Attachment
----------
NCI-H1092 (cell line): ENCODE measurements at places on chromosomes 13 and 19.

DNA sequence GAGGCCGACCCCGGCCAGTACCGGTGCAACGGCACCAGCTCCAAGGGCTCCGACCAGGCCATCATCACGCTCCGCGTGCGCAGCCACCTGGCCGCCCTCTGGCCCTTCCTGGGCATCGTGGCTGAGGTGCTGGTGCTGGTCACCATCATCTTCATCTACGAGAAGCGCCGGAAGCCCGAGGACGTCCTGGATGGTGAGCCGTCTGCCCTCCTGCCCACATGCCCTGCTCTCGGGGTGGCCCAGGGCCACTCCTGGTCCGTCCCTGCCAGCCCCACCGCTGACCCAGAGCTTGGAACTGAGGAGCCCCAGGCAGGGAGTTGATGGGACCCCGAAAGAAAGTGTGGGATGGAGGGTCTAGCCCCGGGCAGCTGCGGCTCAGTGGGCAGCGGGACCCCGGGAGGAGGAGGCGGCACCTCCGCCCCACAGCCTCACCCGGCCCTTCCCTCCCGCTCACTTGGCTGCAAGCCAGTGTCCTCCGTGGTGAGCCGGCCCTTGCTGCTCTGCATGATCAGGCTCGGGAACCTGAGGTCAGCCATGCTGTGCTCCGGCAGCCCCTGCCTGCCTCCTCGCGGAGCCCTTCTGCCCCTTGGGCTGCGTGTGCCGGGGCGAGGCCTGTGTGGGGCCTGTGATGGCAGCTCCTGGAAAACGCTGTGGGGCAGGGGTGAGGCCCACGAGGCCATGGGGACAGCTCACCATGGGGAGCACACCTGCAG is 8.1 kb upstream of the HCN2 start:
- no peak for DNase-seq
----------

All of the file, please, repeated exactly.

NCI-H1092 (cell line): ENCODE measurements at places on chromosomes 13 and 19.

DNA sequence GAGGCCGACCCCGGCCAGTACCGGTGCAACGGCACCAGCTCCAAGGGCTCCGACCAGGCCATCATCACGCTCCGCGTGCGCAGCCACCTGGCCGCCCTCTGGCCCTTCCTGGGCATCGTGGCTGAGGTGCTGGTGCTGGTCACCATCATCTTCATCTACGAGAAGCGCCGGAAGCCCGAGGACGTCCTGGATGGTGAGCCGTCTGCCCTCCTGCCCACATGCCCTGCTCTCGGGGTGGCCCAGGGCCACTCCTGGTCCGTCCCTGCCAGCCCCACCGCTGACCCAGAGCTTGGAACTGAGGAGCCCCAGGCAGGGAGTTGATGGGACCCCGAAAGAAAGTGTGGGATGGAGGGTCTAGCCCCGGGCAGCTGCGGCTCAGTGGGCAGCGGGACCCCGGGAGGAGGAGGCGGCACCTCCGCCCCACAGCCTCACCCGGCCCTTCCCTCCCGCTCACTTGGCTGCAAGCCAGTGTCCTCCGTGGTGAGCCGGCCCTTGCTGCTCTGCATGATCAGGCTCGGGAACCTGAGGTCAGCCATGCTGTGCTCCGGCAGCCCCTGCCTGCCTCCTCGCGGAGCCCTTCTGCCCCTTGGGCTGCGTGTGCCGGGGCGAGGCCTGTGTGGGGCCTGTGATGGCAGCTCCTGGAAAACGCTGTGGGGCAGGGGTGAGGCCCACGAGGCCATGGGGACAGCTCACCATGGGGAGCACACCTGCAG is 8.1 kb upstream of the HCN2 start:
- no peak for DNase-seq